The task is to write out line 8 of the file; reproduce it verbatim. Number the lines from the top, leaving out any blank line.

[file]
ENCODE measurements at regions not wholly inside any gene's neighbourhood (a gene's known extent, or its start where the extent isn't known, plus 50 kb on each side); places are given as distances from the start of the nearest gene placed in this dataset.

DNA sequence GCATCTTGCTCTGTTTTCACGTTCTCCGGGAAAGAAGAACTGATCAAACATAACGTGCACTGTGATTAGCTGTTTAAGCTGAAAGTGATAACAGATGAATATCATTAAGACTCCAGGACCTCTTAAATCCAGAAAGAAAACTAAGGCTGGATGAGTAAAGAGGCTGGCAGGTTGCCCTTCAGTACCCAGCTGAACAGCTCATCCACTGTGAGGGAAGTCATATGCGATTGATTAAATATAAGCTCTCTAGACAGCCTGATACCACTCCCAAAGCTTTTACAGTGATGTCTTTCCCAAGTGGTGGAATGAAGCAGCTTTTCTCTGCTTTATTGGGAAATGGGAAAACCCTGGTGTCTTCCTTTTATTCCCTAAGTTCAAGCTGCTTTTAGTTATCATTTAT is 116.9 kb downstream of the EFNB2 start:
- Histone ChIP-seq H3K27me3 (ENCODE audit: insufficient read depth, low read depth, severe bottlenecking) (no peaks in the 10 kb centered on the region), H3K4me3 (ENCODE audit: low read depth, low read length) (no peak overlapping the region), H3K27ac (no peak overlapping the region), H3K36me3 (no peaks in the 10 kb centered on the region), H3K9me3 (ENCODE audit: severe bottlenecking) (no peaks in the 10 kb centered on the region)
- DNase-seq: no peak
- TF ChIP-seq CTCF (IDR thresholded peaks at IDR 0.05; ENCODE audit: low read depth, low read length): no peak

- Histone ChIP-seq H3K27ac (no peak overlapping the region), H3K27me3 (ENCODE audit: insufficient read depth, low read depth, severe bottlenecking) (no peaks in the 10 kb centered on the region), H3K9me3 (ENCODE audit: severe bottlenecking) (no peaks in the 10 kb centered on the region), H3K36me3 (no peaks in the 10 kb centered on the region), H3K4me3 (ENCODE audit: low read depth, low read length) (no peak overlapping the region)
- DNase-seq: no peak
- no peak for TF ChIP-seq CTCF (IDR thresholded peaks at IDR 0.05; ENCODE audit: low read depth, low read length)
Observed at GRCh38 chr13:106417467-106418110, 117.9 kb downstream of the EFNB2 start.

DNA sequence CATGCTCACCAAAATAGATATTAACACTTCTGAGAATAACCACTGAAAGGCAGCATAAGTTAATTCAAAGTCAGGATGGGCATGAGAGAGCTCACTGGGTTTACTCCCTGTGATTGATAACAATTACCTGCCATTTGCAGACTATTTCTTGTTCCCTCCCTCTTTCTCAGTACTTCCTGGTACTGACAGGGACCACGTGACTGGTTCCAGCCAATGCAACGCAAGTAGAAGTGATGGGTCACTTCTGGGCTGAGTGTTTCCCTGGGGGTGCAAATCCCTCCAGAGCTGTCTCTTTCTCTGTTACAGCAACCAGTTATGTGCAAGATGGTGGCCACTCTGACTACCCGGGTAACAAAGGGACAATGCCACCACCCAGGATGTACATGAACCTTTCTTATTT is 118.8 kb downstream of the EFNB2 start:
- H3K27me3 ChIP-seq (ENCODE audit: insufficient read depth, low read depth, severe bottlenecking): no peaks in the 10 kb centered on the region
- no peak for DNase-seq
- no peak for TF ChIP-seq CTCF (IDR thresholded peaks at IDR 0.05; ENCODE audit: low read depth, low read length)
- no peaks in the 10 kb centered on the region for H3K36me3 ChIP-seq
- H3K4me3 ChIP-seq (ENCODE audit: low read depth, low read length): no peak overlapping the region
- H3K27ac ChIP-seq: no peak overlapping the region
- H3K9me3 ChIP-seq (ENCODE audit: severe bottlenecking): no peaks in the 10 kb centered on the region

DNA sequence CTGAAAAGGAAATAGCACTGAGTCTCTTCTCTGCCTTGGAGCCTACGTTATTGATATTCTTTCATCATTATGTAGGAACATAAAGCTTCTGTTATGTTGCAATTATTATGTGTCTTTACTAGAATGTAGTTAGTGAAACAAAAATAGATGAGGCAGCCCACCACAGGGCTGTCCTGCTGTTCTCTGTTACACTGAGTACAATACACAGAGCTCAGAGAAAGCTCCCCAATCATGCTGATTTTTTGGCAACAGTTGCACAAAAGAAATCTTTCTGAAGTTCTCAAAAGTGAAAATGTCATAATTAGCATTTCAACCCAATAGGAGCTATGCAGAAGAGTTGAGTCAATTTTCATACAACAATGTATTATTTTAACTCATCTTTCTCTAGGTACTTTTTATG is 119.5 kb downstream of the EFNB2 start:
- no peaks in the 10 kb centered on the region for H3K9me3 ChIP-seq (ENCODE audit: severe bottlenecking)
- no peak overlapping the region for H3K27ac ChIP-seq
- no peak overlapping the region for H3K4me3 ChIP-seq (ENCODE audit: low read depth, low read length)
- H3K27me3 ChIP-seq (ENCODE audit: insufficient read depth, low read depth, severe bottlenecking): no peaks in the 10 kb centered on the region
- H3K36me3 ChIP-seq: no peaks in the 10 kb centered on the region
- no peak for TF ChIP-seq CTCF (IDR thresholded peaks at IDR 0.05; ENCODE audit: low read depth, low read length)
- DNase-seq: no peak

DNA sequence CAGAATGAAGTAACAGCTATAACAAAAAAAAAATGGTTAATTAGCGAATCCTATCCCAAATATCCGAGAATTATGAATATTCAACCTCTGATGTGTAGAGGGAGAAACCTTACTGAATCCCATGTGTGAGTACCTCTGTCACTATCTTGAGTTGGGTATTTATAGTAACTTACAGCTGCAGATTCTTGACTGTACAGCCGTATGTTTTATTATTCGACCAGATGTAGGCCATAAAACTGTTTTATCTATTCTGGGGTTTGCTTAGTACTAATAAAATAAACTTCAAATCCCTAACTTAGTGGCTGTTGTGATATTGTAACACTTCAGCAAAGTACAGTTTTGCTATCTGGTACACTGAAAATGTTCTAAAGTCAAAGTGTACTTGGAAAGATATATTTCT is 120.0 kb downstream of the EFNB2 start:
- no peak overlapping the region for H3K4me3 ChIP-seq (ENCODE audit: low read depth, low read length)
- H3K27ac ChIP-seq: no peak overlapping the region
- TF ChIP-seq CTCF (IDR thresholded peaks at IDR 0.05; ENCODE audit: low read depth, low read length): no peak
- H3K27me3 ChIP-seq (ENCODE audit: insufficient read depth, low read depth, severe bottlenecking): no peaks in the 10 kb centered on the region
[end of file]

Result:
- no peak for TF ChIP-seq CTCF (IDR thresholded peaks at IDR 0.05; ENCODE audit: low read depth, low read length)